It's surprising that people are raising a fuss about this, when they didn't say peep about the iPhone thing. Hell, on the Apple Discussions board if you try to bring up something like this, you are ridiculed for having a computer more than three years old.

about three weeks ago

Submissions

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University makes 80,000 Einstein documents publicly available

orgelspieler orgelspieler writes  |  more than 2 years ago

orgelspieler writes "The Hebrew University of Jerusalem has scanned in some 80,000 of Albert Einstein's documents. According to the university's press release, the documents cover more than just scientific matters. The broad range of subjects include his solution to the Jewish-Arab conflict, a postcard to his mother, and a letter from one of his mistresses asking for assistance getting to America. Some documents have been translated and annotated and are completely searchable."
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Another fake paper slated for IEEE publication

orgelspieler orgelspieler writes  |  more than 5 years ago

orgelspieler writes "Just last month we read about Herbert Schlangemann's acceptance to chair a session at an IEEE conference in China. He's at it again, and this time the paper was even reviewed by a human who said:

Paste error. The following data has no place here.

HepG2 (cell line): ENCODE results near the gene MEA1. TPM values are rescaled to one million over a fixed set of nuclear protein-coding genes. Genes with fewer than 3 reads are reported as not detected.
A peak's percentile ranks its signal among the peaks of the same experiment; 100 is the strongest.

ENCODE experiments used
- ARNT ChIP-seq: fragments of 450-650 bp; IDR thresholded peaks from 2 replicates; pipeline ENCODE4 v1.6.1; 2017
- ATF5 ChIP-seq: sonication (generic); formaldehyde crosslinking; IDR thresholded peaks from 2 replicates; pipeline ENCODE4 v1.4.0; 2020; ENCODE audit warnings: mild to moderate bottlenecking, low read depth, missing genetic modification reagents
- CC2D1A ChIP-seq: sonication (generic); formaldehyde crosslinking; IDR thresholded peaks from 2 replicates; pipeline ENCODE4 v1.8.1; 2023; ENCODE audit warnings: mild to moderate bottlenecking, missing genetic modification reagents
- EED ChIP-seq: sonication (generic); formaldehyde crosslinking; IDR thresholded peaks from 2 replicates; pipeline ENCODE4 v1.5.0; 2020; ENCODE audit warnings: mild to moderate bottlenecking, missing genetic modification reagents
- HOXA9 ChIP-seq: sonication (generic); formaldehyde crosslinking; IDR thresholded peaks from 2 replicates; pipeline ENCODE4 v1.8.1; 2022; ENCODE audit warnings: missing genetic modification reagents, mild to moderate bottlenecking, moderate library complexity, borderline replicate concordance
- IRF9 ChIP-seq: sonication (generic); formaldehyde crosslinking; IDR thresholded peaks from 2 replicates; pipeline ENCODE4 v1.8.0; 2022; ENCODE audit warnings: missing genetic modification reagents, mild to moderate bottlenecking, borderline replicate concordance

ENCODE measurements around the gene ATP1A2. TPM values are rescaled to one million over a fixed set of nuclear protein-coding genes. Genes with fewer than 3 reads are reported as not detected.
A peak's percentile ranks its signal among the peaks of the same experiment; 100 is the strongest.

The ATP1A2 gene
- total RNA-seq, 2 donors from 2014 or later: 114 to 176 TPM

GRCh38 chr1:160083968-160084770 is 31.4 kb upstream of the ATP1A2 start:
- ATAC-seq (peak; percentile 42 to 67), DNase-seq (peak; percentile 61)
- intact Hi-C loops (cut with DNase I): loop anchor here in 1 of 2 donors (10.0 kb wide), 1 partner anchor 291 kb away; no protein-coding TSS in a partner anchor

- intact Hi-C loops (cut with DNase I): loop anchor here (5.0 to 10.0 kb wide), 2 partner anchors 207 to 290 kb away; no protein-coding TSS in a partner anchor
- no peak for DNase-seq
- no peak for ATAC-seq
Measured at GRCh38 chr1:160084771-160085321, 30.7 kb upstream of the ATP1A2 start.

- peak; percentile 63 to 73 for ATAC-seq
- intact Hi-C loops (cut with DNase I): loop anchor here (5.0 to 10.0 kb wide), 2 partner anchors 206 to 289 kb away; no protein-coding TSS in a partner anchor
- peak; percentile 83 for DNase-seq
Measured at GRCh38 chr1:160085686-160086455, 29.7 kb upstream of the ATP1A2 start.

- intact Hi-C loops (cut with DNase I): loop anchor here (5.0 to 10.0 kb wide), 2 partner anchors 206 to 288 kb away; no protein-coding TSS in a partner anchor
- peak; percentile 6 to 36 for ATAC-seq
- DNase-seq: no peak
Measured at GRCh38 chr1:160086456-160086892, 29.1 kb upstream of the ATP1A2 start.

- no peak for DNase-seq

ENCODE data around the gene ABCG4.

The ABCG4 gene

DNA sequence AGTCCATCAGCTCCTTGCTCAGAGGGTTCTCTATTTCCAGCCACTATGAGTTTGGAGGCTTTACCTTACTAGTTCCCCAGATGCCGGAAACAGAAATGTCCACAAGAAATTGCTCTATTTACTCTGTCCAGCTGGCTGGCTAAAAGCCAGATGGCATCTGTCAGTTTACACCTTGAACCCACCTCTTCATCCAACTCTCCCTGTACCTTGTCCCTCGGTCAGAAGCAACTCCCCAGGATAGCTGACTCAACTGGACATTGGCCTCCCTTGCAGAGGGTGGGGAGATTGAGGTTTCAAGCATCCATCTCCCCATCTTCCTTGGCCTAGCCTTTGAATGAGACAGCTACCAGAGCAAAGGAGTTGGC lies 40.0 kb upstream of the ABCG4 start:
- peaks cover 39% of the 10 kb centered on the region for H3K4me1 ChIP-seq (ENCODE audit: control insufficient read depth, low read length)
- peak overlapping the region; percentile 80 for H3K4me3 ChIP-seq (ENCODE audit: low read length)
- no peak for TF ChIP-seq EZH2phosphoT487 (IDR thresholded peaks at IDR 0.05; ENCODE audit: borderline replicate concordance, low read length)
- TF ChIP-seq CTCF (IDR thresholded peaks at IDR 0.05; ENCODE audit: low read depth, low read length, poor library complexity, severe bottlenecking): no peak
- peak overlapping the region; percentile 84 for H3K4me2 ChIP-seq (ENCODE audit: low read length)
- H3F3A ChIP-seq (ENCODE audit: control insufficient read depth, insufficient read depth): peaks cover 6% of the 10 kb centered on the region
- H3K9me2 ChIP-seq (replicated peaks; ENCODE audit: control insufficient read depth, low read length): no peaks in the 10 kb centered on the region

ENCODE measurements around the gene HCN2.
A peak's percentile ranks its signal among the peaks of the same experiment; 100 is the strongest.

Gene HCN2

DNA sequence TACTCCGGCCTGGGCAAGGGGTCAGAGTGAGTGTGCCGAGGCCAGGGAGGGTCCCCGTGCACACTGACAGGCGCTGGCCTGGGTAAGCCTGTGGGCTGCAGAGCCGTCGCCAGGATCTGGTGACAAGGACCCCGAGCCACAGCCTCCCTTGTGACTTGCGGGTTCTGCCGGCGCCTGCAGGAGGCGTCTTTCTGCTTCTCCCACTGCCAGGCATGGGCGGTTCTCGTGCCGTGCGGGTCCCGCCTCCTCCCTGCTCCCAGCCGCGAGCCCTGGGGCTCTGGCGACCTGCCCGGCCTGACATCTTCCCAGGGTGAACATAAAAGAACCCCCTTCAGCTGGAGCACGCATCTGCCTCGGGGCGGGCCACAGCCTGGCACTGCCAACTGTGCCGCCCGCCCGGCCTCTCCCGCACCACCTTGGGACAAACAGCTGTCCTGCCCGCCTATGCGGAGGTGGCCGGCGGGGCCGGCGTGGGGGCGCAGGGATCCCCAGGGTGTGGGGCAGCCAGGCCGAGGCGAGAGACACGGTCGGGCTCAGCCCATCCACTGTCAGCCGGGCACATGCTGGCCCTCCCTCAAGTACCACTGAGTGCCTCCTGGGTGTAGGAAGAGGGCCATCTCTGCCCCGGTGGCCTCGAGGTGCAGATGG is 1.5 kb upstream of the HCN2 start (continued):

Accepted. Topic of this paper is related to this conference. This paper mainly studies on a methodology for the improvement of local-area networks. The author introduces a scalable tool for evaluating Internet QoS(PlusPug), which the author uses to prove that digital-to-analog converters and XML are regularly incompatible.

"
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What Makes a Good CIO?

orgelspieler orgelspieler writes  |  more than 6 years ago

orgelspieler writes "A friend of mine is being considered for a promotion to CIO of his Fortune 500 company. He does not technically have any IT experience, but his current position requires that he makes many of the hardware and software decisions at his branch office. What would the Slashdot community look for in their ideal CIO? What technical skills and knowledge are absolutely required for somebody in that position? What sorts of policies would a perfect CIO try to implement?"
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IRENE Makes Old Sound Recordings Audible Again

orgelspieler orgelspieler writes  |  more than 7 years ago

orgelspieler writes "NPR is running a story on a safe way to reproduce sound from ancient phonographs that would otherwise be unplayable. The system, called IRENE, was installed in the Library of Congress last year. It can be used to replay records that are scratched, worn, broken, or just too fragile to play with a needle. It scans the groves optically and processes them into a sound file at speeds approaching real time. IRENE is great at removing pops and skips, but can add some hiss. Researchers are also working on a 3D model that is better at removing hiss."